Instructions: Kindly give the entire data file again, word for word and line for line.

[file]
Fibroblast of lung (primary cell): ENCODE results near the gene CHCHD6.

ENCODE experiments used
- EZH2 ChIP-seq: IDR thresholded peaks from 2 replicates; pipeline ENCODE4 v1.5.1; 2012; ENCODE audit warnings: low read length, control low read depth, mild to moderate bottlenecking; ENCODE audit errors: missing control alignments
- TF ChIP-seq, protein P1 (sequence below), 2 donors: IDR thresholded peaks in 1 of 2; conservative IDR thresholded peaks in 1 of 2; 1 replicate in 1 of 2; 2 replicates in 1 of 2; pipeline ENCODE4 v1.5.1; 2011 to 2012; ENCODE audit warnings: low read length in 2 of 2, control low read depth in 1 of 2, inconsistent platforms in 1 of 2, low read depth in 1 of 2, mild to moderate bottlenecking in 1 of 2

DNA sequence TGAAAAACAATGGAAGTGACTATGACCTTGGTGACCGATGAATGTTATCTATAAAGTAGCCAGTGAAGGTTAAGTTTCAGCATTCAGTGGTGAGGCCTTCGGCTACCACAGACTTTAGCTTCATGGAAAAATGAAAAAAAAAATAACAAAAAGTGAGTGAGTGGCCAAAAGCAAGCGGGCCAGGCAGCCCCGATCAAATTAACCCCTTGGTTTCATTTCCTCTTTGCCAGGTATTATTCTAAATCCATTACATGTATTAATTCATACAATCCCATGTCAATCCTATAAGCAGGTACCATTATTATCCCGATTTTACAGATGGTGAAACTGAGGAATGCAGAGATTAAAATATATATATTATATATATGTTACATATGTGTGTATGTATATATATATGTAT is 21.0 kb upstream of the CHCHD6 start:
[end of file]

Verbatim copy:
Fibroblast of lung (primary cell): ENCODE results near the gene CHCHD6.

ENCODE experiments used
- EZH2 ChIP-seq: IDR thresholded peaks from 2 replicates; pipeline ENCODE4 v1.5.1; 2012; ENCODE audit warnings: low read length, control low read depth, mild to moderate bottlenecking; ENCODE audit errors: missing control alignments
- TF ChIP-seq, protein P1 (sequence below), 2 donors: IDR thresholded peaks in 1 of 2; conservative IDR thresholded peaks in 1 of 2; 1 replicate in 1 of 2; 2 replicates in 1 of 2; pipeline ENCODE4 v1.5.1; 2011 to 2012; ENCODE audit warnings: low read length in 2 of 2, control low read depth in 1 of 2, inconsistent platforms in 1 of 2, low read depth in 1 of 2, mild to moderate bottlenecking in 1 of 2

DNA sequence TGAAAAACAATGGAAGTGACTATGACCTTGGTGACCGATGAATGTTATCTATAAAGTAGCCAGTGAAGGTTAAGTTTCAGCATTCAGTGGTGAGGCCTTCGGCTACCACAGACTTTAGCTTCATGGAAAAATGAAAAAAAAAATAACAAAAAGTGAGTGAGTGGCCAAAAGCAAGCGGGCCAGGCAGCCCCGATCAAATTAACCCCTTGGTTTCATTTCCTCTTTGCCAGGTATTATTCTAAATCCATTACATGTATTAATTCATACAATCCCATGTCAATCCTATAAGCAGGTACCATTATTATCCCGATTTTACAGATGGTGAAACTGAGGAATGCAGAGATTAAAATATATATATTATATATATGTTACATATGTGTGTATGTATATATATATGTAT is 21.0 kb upstream of the CHCHD6 start: